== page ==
Cover Photo

– Posted in: Garden Photography

When the current issue of The American Gardener from the American Horticultural Society arrived I immediately read about my friend Neil Diboll of Prairie Nursery fame and saw the You Tube interview.  And then a nice story by Duncan Brine about naturalistic gardening.  With apologies to fellow GG Wild blogger Debra Lee Baldwin, I did not pay much attention to the succulent feature on Stonecrops.

The American Gardener cover

But then this week, I received additional copies of the magazine from the publisher – and a check for usage fees. This is always good news; but I had not recognized my photo on the cover, Sedum spectabile ‘Neon’.  It was not a photo I remember sending in to the editor months ago when they requested photos.

I send out lots of photos to publishers hoping to match their needs with my photos.  Often I will send out dozens with a hope that one or two will be selected and many times I don’t even see them when they are published.  Sometimes I forget what I sent out.  Even though I track them in my database, unless it is one of my own books, I don’t stay very involved in the process.

It is a cold fact of life that if I take a picture in your garden it could get published one day and neither you or I would know it.  It is a big reason I always get a garden owner’s written permission to publish photos before I click the shutter, and even so, there can be awkward situations.

Imagine you are the proud but private owner of a large, fine garden with a gardener as part of your household staff.  You want to share your garden but you darn sure don’t want uninvited garden tourists poking around, so you grant publication rights to a trustworthy photographer who promises to keep your identity safe.  Years later, long after your garden was published in a garden magazine, your maid comes to work saying how lovely the garden looked in a book she saw in the bookstore.  I got an earful on that one even though I had permission and the photo caption gave no indication of the garden location.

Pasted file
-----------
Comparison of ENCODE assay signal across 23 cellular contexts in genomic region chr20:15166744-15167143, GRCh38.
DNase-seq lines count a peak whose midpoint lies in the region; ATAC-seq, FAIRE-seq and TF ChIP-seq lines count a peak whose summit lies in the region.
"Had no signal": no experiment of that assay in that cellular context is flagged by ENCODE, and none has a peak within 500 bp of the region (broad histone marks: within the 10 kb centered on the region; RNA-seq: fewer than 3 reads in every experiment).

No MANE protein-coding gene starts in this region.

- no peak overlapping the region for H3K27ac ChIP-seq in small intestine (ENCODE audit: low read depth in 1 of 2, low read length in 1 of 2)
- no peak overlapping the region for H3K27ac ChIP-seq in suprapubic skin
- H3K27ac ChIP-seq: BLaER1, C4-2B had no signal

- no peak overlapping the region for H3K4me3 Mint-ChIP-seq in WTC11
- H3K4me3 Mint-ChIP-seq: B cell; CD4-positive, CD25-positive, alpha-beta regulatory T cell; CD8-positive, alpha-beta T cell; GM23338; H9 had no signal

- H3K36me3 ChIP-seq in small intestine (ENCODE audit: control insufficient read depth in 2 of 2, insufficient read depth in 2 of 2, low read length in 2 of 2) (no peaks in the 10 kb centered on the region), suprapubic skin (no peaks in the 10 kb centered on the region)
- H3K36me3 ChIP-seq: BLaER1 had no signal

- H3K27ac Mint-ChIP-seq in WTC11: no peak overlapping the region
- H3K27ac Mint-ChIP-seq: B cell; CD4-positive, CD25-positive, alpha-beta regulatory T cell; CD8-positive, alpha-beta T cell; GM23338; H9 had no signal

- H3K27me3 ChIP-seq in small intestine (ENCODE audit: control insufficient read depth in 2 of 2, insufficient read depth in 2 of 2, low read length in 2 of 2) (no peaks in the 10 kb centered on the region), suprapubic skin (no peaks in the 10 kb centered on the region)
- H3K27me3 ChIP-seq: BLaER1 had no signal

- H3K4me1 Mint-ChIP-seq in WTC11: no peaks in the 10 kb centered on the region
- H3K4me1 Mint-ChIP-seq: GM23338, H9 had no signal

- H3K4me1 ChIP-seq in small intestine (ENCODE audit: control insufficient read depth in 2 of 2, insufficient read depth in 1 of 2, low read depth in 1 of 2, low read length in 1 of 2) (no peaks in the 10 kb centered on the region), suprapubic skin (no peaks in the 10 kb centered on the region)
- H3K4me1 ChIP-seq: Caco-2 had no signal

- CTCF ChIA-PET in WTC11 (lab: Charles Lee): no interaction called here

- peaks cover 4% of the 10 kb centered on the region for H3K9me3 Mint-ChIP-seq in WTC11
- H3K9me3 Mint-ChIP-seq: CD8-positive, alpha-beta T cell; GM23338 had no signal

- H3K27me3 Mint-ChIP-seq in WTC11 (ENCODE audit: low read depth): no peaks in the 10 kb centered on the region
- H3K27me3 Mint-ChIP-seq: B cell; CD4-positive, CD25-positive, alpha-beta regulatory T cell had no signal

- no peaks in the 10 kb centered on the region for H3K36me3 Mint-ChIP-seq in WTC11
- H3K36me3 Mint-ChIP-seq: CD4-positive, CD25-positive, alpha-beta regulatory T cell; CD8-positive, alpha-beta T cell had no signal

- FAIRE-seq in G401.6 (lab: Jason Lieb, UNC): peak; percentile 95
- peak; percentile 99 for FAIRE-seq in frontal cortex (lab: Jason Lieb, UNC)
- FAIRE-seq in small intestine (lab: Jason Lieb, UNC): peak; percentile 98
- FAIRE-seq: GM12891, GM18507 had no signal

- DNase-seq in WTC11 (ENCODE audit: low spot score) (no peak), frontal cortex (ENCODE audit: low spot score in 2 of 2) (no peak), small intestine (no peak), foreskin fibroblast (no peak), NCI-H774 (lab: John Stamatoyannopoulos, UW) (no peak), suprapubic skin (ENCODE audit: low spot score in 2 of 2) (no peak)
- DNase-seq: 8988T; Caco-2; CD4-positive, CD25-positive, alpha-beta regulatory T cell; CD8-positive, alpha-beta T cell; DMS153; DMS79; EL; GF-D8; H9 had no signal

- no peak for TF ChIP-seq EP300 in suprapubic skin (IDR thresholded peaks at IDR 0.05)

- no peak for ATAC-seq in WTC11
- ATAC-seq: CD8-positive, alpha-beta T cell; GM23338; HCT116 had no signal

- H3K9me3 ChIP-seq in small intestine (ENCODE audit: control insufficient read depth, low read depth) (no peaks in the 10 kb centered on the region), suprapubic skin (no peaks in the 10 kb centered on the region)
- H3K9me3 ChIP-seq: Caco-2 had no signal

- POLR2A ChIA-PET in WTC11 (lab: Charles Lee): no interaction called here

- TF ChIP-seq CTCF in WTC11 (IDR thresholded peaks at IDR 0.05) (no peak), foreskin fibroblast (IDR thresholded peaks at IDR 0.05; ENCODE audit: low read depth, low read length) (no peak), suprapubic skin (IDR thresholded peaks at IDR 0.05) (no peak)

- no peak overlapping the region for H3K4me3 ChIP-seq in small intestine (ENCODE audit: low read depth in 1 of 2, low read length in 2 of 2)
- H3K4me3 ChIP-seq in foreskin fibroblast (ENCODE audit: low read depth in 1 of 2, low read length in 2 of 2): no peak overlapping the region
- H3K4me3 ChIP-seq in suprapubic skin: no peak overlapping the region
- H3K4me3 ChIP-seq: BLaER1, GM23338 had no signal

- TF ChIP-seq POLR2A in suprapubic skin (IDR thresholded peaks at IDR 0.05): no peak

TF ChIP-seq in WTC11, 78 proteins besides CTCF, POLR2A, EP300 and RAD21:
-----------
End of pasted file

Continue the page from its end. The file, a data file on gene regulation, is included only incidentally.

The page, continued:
The photo of the ‘Neon’ stonecrop on the cover of  The American Gardener was taken few years ago when I was in Denver working on my Hardy Succulents book with Gwen Kelaidis.  I shot many Sedums at the Denver Botanic Garden and definitely remember this one:

Sedum spectabile 'Neon'

I much prefer taking loose shots of plants so that my audience gets a realistic idea of scale and companion plantings.  When I can create a tapestry affect, filling a whole frame with plants like this one with the Sedum mingling with some spent seedheads of a nameless Allium, I remember the photo as my own.  The tight shot of the solitary flower truss was a detail of that scene and I don’t even remember taking the picture.

This is how it looked before the magazine cropped it.

Stonecrop, Sedum spectabile 'Neon'

Notice they kept every millimeter they could at the top for the type and cropped up from the bottom so that the second and third flower anchored the bottom corners of the page.  Seems like a simple photo and it is, but the very fact that it is uncluttered with room for type made it a good choice for a cover.

I have said in previous postings that when I am working a garden, I try to remember to take vertical shots that might be used for a cover photo.  Funny that I remember to do it when taking the pictures, but I quickly forget I send them out.

Saxon Holt
Saxon Holt is the owner of, a garden picture resource for photographs, on-line workshops, and garden photography stories. An award winning photojournalist and Fellow of The Garden Writers Association with more than 25 garden books, he lives and gardens in Northern California. PhotoBotanic - Garden Photography online at
Saxon Holt

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professorroush October 9, 2010, 10:08 am

Great photo. Looks like it was made for that cover.

Thanks professor. Sometimes it takes the eye of a good graphic designer to “see” it. When I sent in the photo I was not thinking or expecting it to be a cover. I thought they would like the other one – Saxon

Maria October 9, 2010, 6:29 pm